Volkswagen Polo prototype 2017 first drive

Open gallery Close by Jim Holder 18 April 2017 Follow @Jim_Holder Share

What is it?

There are four words that have been attached to the Polo since it launched in 1975, proving to be both its greatest asset and shortcoming in equal measure: “Like a smaller Volkswagen Golf”.

You might wonder why being a slightly shrunken version of an iconic, high-selling car that stands for grown-up quality, rugged reliability and common sense running costs could possibly be a bad thing – and to a large degree, you’d be right.

2017 Volkswagen Polo officially revealed

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But over time, the Polo has lost out; to the Ford Fiesta, Mini three-door hatch and Mazda 2, whose buyers like a bit more cornering verve and steering feel, and to the Skoda Fabia, whose buyers like to get the same qualities for a little bit less money.

VW accountants haven’t been crying too hard, though, as the Volkswagen Polo remains a dependable seller, no doubt with a profit margin that’s notoriously hard to garner at this price point. Which raises the tantalising prospect of whether anyone at VW dare mess with what has been a successful, if uninspiring formula on this sixth-generation car.

What’s it like?

This test was undertaken in two prototype models in South Africa, during the late stages of testing. That said, we can be pretty confident in the verdict: as with the Seat Ateca vs the T-Roc, Seat has already launched the first MQB A0 platformed supermini with the new Seat Ibiza, and the first verdicts on that car suggest that the Group has got things pretty much bang on.

The test covered the familiar three-cylinder 74bhp 1.0-litre and 94bhp turbocharged TSI units, and there’s scarcely a bad word to say about either; linked to a slick five-speed manual, they provide decent progress. The TSI engine may be the entry-level turbo unit, but it feels particularly well-judged, and neither is unrefined unless you force the revs. 

Other familiar engines will be available; initially, the Polo will be sold with variety of turbo and non-turbo 1.0-litre petrol engines, and higher-powered 2.0-litre petrol and two diesel 1.6-litre units. All offer decent power delivery, refinement and economy in other Group cars.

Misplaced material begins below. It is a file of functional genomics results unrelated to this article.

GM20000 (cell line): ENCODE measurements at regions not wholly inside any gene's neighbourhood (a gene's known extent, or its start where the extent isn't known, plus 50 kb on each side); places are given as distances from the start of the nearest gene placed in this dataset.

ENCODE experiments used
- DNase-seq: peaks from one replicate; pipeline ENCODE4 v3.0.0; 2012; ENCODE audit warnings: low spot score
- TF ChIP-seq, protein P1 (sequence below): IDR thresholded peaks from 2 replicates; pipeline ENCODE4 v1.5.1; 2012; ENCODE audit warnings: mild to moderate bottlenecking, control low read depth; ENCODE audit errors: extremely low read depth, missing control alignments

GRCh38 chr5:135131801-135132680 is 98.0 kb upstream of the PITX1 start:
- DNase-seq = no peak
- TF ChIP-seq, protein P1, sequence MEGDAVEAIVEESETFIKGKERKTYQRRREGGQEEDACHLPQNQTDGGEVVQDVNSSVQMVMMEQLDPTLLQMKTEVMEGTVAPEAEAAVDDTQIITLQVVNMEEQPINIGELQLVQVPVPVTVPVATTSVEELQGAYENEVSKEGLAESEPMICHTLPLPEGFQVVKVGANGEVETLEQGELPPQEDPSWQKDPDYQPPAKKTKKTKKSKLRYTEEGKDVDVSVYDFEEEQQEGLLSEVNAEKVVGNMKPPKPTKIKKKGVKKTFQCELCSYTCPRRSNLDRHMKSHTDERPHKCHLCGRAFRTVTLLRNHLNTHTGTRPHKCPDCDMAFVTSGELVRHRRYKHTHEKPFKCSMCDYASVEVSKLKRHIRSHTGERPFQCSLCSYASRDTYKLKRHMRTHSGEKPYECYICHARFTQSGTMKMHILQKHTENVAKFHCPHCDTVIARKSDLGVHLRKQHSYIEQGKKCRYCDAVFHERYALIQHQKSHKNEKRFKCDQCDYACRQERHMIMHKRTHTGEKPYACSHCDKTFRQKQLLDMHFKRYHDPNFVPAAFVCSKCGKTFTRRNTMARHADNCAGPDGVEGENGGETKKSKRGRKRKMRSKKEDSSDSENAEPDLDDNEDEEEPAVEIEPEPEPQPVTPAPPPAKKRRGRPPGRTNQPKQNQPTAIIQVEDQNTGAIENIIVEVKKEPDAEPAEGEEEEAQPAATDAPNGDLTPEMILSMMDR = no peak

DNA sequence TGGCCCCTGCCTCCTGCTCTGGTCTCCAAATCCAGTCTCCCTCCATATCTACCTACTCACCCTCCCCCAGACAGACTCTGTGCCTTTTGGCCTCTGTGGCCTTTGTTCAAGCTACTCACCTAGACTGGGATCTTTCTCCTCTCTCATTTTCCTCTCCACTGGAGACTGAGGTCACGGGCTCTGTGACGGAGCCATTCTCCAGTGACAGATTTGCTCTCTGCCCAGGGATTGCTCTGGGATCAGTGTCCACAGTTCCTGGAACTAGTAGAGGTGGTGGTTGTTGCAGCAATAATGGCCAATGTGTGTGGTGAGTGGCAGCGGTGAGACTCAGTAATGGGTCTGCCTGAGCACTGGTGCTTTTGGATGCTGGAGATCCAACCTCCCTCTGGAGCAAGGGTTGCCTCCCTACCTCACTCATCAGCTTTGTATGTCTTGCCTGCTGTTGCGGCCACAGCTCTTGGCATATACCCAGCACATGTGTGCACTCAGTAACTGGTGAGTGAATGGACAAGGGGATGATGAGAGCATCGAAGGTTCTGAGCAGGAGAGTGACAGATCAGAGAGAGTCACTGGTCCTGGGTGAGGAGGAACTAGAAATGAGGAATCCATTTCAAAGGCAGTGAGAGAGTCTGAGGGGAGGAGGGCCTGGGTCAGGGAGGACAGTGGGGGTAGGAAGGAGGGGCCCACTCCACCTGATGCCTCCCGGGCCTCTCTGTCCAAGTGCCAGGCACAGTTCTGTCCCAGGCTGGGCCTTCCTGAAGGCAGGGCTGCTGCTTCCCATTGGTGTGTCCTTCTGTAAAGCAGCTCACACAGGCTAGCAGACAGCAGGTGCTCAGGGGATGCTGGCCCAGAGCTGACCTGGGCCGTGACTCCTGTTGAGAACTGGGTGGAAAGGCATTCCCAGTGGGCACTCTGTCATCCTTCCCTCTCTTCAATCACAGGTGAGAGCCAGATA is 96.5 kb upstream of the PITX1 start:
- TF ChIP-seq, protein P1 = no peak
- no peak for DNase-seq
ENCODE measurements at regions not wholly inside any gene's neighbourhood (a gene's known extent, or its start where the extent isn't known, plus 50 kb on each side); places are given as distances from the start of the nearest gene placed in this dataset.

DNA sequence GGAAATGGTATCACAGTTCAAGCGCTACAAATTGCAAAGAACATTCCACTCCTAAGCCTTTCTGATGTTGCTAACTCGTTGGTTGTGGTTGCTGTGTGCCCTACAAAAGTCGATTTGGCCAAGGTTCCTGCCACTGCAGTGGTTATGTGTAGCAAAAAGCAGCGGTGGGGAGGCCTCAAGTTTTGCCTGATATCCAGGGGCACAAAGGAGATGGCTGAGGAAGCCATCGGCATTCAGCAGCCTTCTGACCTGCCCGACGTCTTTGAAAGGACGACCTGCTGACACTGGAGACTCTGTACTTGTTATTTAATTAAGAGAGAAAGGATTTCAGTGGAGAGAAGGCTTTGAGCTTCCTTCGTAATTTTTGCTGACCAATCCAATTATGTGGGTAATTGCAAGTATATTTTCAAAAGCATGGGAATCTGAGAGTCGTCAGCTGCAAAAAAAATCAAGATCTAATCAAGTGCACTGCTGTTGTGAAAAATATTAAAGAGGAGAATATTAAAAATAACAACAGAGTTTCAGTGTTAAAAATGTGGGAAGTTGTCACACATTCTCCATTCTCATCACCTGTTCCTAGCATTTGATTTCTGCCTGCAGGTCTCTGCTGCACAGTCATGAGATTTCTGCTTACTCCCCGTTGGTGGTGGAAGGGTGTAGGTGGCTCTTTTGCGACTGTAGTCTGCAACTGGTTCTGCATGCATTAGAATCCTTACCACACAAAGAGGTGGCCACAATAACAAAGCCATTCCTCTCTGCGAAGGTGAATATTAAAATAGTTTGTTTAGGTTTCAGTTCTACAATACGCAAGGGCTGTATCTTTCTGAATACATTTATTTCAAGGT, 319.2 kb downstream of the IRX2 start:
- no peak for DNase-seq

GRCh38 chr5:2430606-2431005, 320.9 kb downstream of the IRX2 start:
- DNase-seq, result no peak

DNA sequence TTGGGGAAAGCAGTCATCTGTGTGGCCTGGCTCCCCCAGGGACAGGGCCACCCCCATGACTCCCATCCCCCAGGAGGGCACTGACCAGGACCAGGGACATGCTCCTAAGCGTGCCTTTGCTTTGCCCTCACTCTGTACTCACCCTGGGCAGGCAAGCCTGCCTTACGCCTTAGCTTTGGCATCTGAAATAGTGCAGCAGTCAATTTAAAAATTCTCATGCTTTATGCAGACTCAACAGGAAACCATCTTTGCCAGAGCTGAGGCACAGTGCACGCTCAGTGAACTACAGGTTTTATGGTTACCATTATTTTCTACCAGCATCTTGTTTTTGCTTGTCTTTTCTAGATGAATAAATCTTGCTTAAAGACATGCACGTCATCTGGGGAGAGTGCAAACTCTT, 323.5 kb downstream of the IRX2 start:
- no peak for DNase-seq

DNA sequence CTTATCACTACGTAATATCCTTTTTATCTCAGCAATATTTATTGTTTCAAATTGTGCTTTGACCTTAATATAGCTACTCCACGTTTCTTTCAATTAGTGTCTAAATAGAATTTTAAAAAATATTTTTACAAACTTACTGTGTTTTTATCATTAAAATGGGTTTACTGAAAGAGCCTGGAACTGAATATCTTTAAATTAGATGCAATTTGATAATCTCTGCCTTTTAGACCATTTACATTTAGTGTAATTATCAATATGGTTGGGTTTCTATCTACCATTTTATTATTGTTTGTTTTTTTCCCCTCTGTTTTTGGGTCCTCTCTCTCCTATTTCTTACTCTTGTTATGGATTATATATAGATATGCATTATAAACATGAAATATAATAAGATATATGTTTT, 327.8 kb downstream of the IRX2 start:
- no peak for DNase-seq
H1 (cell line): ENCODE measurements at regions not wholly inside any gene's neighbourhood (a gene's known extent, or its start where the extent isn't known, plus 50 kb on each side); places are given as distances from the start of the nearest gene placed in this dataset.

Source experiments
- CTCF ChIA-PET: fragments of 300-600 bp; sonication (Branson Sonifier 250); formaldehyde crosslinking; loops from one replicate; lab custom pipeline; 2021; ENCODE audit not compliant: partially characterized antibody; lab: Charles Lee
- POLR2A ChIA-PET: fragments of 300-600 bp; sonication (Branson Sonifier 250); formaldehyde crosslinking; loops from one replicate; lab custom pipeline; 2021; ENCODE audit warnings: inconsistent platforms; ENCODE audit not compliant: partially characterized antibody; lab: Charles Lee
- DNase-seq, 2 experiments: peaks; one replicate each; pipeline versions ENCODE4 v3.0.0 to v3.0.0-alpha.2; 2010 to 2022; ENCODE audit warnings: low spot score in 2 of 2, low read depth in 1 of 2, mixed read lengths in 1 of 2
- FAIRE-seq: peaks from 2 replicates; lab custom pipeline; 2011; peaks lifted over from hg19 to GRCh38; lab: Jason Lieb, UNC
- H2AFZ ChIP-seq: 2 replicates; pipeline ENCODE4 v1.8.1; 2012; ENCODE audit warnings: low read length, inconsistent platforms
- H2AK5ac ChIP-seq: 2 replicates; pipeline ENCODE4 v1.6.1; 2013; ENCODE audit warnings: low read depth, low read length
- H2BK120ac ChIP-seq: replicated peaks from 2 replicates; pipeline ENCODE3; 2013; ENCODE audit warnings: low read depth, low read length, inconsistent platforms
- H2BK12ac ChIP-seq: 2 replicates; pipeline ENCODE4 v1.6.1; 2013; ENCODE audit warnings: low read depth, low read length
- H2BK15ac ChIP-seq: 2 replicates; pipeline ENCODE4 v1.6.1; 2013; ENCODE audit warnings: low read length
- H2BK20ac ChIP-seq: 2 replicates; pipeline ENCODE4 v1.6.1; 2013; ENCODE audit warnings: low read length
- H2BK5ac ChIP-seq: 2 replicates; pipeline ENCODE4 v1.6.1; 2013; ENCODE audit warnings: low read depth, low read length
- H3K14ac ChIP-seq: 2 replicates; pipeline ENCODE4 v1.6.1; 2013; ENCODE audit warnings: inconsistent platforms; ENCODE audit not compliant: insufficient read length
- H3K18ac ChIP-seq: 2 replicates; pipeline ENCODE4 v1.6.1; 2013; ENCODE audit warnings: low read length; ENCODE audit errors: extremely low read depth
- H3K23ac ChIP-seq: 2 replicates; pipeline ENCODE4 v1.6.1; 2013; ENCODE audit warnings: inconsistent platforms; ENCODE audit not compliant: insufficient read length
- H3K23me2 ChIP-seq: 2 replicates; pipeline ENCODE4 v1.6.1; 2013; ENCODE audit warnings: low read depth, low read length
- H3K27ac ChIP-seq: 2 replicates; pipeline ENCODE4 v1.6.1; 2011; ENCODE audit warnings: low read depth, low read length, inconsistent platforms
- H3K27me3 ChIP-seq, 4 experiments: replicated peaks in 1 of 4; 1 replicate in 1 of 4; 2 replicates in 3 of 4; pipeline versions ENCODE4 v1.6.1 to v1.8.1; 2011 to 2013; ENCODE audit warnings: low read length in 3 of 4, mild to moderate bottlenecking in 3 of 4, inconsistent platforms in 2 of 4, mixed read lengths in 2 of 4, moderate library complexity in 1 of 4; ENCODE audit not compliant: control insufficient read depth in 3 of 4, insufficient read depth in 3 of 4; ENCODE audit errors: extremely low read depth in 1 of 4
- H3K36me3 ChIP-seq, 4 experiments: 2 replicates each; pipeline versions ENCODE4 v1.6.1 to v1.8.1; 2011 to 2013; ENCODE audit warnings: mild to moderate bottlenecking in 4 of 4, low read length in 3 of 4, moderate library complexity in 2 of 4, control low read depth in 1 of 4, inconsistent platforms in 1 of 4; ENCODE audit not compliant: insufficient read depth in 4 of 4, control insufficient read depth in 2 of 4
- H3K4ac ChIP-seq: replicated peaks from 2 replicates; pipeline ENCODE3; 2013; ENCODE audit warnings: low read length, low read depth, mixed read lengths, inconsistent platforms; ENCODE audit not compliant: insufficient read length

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There’s a hint of larger road imperfections hitting the cabin, but they are mostly well absorbed. At high speed the Polo is supremely stable, too, and what chance we had to take corners suggested solid and secure, if not sparkling, levels of grip and steering feedback.

Inside, the cabin is well insulated, well made (although in this early form also covered by disguise in parts, hinting that the rumoured T-Roc style coloured dashes might make it here too) and well laid out.

What’s more surprising is just how spacious the new Polo is. Just about the only facts we have about the car are that it is 4053mm long, 1751mm wide, 1446mm high and with a wheelbase of 2564mm (the current car reads: 3972mm, 1682mm, 1543mm, 2470mm). That makes it significantly longer and wider, and if the height difference looks significant on paper, it certainly doesn’t feel it inside in reality. In the back there’s room for two adults, and it feels generously spacious inside and in terms of boot space.

Should I buy one?

A lot hinges on what we make of the new Ford Fiesta and the price premium VW puts over the Ibiza for its badge appeal, but this appears to be a Polo that has the potential to deliver on just about every level bar, perhaps, a fraction of verve in both driver engagement and overall character.

​So, just “like a smaller Volkswagen Golf”, then? Yes, and perhaps even more so than ever before – and with even less emphasis on the word “smaller”.

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